What causes AML?
AML occurs when specialised cells called stem cells, which are found in the bone marrow (a spongy material inside the bones), produce too many immature white blood cells. These immature cells are known as blast cells.
Blast cells don't have the infection-fighting properties of healthy white blood cells, and producing too many can lead to a decrease in the number of red blood cells (which carry oxygen in the blood) and platelets (cells that help the blood to clot).
It's not clear exactly why this happens and, in most cases, there's no identifiable cause. However, a number of factors that can increase your risk of developing AML have been identified. These include:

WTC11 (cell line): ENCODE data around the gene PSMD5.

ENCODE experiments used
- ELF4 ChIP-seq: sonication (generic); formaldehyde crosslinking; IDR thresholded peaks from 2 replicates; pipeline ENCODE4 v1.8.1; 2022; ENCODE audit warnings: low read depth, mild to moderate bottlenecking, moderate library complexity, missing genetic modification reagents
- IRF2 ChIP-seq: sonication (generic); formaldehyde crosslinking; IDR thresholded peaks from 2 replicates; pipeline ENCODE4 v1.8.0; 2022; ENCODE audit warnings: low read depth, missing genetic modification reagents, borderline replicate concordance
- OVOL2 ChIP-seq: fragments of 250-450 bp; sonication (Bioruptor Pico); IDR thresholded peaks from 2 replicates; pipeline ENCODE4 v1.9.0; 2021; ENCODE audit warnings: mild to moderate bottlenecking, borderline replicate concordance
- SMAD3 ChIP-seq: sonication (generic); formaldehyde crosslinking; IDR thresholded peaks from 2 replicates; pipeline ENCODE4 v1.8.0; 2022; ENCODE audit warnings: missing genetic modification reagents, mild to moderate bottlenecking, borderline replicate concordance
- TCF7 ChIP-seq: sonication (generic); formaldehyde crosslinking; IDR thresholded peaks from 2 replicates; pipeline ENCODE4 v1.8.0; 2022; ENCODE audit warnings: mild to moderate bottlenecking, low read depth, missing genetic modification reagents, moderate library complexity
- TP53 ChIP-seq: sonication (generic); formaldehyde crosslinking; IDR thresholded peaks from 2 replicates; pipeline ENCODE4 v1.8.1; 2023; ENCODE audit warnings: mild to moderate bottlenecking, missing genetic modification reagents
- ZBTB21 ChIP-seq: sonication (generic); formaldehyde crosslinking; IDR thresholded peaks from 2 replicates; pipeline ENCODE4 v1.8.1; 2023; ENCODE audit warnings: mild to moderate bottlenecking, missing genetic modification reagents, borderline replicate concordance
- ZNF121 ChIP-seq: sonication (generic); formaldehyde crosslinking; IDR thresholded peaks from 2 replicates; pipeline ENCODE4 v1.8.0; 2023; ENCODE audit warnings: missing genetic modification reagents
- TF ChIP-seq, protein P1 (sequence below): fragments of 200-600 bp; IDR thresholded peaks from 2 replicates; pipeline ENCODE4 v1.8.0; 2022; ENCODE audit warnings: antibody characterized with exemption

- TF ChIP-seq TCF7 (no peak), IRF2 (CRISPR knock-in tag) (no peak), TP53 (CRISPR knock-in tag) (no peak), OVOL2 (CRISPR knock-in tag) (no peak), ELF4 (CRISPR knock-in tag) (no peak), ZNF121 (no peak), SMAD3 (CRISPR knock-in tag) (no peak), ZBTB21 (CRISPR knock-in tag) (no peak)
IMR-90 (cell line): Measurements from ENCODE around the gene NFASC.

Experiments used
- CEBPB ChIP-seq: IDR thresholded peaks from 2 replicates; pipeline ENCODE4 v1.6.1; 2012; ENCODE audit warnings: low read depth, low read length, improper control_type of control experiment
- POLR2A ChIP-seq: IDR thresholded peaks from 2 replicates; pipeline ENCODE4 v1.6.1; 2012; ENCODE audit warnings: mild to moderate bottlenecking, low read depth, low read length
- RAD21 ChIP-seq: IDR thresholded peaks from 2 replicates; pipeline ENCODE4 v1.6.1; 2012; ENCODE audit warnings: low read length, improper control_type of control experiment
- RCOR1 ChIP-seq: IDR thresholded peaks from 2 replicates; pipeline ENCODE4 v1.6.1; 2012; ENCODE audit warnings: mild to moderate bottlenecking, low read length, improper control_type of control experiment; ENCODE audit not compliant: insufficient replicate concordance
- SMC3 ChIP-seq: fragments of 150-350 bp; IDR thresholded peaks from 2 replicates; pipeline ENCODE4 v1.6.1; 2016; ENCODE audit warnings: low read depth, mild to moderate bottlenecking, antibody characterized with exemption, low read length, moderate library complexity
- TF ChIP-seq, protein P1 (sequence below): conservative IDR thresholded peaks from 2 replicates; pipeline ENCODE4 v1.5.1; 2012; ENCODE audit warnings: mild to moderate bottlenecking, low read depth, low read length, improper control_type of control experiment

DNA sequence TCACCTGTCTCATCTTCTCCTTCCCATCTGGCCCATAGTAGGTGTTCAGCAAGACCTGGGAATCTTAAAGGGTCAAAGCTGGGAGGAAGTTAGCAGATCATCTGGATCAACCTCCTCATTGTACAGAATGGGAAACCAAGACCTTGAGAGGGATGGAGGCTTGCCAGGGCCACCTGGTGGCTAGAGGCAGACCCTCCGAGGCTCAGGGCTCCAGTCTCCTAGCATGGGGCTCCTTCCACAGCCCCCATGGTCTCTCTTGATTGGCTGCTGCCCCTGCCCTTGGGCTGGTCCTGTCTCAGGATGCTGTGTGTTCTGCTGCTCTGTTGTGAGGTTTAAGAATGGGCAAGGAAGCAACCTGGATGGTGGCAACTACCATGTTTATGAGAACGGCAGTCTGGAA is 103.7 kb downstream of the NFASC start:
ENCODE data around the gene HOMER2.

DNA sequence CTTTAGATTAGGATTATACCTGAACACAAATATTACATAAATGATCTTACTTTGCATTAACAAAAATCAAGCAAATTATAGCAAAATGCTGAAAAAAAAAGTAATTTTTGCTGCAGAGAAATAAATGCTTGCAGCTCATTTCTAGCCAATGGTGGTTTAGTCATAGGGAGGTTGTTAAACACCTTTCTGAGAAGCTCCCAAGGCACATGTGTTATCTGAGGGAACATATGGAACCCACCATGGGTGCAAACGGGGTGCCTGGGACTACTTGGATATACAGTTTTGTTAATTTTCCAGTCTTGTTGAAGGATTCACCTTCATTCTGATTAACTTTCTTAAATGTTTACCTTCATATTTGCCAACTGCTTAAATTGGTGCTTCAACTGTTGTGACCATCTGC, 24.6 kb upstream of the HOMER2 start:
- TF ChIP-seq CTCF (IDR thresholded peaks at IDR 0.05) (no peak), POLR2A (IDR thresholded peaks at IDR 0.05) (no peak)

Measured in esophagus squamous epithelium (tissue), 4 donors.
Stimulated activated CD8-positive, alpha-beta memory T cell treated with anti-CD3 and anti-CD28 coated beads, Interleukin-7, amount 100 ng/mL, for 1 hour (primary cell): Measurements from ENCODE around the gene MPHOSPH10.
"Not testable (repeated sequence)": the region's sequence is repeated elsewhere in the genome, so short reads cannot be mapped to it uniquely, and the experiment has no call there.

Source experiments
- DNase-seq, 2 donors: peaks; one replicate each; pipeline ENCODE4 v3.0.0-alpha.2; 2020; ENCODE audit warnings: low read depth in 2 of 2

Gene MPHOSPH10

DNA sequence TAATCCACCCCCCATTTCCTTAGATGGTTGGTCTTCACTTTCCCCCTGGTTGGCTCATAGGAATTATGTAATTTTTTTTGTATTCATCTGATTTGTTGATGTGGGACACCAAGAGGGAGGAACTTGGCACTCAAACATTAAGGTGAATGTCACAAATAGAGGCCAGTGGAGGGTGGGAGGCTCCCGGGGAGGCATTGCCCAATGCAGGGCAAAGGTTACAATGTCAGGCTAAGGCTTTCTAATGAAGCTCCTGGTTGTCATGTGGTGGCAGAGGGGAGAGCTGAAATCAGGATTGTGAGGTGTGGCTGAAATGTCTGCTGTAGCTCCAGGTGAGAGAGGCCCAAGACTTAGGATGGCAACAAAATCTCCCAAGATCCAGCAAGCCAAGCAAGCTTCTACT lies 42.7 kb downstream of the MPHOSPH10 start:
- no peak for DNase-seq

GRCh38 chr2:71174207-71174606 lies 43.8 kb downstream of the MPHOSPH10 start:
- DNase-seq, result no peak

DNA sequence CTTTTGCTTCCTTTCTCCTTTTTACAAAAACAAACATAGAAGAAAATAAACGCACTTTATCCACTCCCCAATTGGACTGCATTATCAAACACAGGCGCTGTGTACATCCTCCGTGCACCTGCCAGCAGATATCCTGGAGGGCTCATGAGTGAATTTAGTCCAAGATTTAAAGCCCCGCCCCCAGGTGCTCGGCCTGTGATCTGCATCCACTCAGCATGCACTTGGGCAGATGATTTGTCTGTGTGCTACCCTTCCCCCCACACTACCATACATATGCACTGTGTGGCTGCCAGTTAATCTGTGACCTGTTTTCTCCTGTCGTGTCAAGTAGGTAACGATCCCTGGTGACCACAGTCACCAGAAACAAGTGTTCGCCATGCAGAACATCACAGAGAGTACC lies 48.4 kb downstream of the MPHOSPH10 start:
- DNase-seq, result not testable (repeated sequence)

- previous chemotherapy or radiotherapy
- exposure to very high levels of radiation (including previous radiotherapy treatment)
- exposure to benzene – a chemical used in manufacturing that's also found in cigarette smoke
- having an underlying blood disorder or genetic disorder, such as Down's syndrome
Read more about the causes of AML
AML is a rare type of cancer. The risk of developing AML increases with age. It's most common in people over 65.
How AML is treated
AML is an aggressive type of cancer that can develop rapidly, so treatment usually needs to begin soon after a diagnosis is confirmed.
Chemotherapy is the main treatment for AML. It's used to kill as many leukaemia cells in your body as possible and reduce the risk of the condition coming back (relapsing).
In some cases, intensive chemotherapy and radiotherapy may be needed, in combination with a bone marrow or stem cell transplant, to achieve a cure.
Read more about treating AML
Symptoms of acute myeloid leukaemia